Performing music can induce greater modulation of emotion-related psychophysiological responses than listening to music.Int J Psychophysiol. 2011 Sep; 81(3):152-8.IJ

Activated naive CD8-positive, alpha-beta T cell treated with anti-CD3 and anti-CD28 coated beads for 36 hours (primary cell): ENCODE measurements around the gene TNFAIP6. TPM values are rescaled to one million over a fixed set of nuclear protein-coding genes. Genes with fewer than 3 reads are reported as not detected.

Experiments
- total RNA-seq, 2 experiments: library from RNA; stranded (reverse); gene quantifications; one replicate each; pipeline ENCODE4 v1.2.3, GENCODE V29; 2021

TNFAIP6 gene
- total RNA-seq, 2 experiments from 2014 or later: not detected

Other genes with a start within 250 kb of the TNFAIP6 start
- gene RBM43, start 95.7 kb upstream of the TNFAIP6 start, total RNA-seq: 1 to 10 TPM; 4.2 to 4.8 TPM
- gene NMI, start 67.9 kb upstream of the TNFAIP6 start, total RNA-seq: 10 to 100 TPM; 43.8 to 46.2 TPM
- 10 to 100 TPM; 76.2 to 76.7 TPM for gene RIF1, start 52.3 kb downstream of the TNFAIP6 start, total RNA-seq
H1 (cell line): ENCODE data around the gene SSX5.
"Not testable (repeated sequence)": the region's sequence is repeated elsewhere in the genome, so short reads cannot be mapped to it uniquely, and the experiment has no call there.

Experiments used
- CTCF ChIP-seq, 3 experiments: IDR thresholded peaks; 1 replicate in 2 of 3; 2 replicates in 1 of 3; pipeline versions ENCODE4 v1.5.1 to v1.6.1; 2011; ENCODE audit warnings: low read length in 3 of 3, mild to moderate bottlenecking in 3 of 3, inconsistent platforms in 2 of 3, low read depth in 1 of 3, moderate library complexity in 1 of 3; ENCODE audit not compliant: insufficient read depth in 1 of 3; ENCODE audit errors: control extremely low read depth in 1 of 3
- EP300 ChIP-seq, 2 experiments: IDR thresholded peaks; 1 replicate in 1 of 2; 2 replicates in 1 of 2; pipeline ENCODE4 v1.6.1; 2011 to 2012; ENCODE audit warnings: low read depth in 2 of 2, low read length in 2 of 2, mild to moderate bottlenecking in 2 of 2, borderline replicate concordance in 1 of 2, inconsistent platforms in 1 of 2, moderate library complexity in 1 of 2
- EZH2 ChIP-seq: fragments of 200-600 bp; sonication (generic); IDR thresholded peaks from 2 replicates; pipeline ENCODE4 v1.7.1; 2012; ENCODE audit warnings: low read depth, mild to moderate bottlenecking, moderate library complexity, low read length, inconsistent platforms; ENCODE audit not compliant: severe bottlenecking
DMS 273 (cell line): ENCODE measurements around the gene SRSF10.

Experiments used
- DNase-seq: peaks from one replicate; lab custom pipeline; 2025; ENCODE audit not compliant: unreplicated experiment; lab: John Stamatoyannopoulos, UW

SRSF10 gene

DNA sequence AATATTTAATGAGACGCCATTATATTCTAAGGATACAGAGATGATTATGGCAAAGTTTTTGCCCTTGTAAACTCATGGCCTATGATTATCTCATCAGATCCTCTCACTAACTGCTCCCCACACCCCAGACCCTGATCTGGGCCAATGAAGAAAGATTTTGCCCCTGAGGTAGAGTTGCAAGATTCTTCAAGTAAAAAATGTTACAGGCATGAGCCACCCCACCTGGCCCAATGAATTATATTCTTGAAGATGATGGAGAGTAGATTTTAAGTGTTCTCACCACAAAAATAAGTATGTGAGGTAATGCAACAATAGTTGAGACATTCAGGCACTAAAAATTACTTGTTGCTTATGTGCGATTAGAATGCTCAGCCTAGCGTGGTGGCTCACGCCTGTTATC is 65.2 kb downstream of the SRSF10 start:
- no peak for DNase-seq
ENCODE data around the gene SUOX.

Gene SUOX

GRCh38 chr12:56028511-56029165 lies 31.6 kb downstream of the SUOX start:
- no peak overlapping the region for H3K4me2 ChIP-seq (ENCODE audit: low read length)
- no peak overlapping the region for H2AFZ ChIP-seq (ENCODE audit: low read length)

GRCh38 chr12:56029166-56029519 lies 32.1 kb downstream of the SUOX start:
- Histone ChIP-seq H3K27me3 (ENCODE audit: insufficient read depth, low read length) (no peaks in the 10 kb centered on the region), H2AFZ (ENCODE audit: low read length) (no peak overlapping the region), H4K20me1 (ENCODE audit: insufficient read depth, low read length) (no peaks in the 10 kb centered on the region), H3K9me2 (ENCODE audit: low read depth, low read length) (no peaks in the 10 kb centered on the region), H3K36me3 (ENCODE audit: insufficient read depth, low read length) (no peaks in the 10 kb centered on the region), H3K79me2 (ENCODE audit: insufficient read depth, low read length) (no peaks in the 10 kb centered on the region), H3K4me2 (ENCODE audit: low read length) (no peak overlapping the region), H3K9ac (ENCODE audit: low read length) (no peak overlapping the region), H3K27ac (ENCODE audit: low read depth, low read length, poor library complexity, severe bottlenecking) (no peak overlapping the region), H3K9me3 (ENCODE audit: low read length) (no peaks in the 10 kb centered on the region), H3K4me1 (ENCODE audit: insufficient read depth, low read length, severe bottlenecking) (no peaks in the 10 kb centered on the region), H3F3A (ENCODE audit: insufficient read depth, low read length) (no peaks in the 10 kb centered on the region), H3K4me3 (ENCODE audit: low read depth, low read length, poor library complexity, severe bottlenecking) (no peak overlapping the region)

The present study investigated the differential effects of music-induced emotion on heart rate (HR) and its variability (HRV) while playing music on the piano and listening to a recording of the same piece of music. Sixteen pianists were monitored during tasks involving emotional piano performance, non-emotional piano performance, emotional perception, and non-emotional perception. It was found that emotional induction during both perception and performance modulated HR and HRV, and that such modulations were significantly greater during musical performance than during perception. The results confirmed that musical performance was far more effective in modulating emotion-related autonomic nerve activity than musical perception in musicians. The findings suggest the presence of a neural network of reward-emotion-associated autonomic nerve activity for musical performance that is independent of a neural network for musical perception.